For those not…

  3. Mabsterama says:

    Last night I was playing once more with the new application settings system in .NET 2.0.

    For those not…

  4. Mabsterama says:

    Last night I was playing once more with the new application settings system in .NET 2.0.

    For those not…

  5. Stefan says:

    I currently implementing a UserControl in Windows Forms. This control is using some settings (application and user scoped). Additionally, I implemented the IPersistComponentSettings. But if I using the control in a test application, the default values for user and application scoped settings didn’t appear in the app.exe.config!

    Or in other words, how should this feature work in detail?

  6. rprabhu says:

    Ah, yes, I plan to write a whitepaper that explains the IPersistComponentSettings stuff since it isn’t very obvious how it is to be used.

    Meanwhile, here is what you need to do to get design time support (defaults going into app config etc).

    Implement a constructor on your settings class that takes an IComponent, like so:

    public class MySettings : ApplicationSettingsBase {

    public MySettings(IComponent comp) : base(comp) {}



    }

    In your user control, use this constructor to create an instance of the settings class and pass in the control to it. Make sure this happens after the user control is sited in the designer, i.e., don’t do it too early.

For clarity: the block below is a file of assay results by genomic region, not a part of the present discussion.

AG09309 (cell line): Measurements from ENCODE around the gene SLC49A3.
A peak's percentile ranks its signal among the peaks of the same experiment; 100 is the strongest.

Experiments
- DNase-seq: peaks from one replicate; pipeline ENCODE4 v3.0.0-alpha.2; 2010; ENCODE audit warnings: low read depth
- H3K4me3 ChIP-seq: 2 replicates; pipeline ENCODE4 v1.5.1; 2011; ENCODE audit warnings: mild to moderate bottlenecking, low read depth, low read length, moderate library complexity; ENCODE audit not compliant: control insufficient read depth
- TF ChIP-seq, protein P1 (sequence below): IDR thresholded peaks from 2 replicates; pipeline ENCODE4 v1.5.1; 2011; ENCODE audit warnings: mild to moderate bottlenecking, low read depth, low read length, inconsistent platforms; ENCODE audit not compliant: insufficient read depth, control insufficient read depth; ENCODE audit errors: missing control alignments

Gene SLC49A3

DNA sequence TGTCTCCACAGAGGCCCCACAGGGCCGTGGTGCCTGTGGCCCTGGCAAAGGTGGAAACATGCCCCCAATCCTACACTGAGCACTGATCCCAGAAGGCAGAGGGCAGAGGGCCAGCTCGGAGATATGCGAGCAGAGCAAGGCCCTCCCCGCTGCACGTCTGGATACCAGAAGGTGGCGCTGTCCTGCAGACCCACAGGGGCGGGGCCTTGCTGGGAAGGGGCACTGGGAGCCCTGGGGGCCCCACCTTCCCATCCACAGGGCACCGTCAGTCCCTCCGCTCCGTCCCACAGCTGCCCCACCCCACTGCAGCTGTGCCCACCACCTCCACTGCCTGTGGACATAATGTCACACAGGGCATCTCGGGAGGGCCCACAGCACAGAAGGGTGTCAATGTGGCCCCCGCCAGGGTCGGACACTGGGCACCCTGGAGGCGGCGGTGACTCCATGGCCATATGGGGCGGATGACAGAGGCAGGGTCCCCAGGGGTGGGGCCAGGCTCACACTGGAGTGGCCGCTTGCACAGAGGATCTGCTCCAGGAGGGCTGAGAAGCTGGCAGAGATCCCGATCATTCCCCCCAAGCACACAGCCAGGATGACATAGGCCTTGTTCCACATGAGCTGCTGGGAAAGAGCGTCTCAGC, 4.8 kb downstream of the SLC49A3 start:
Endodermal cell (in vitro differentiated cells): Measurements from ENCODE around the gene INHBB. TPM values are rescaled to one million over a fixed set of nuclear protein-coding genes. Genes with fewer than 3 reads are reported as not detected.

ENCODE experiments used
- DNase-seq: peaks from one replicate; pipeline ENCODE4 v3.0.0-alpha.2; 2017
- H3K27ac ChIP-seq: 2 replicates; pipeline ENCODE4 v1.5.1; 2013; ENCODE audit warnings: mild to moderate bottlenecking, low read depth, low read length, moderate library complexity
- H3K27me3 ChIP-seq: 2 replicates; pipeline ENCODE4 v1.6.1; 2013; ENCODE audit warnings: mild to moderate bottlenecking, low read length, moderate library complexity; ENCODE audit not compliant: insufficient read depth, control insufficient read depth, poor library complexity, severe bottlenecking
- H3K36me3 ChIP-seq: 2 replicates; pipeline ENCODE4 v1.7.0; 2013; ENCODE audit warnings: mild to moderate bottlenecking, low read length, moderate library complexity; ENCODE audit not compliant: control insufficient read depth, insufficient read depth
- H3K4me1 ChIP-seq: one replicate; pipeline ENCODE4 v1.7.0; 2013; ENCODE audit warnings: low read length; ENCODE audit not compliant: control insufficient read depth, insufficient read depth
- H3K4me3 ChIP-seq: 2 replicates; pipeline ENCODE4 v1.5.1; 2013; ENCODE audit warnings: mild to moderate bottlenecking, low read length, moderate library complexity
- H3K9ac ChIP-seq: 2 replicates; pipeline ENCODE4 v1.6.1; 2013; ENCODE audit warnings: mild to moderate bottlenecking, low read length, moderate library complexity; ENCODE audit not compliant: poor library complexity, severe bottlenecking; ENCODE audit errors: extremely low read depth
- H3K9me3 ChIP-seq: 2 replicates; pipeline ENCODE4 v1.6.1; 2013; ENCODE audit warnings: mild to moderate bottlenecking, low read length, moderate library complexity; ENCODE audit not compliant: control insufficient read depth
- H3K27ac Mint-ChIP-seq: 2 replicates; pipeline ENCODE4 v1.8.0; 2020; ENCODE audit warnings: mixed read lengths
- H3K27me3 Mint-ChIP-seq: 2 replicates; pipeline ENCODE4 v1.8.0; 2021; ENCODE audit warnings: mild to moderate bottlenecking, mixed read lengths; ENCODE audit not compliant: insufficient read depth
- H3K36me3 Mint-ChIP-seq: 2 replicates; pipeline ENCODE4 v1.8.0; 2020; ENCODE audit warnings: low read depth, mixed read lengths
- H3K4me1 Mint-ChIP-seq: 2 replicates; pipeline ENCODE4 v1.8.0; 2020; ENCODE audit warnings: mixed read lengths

What this does is that VS will plug in a design time settings provider for this class that helps you persist defaults into app.config.

  7. Stefan says:

    Interesting, but I didn’t understand your suggestion, because the settings editor already generated a type derived from ApplicationSettingsBase (in Settings.Designer.cs). Can you post a whole C# project or the whitepaper which demonstrates the IPersistComponentSettings. I’m very interested in this feature, because I’m writing a plug-in based framework.

  8. rprabhu says:

    You can use the settings designer generated file. All you need to do is define an extra constructor for the class as I mentioned earlier and use that to create an instance instead of the default instance.

    I haven’t had a chance to write the whitepaper/sample yet, but will let you know when it is posted.

  9. DeborahK says: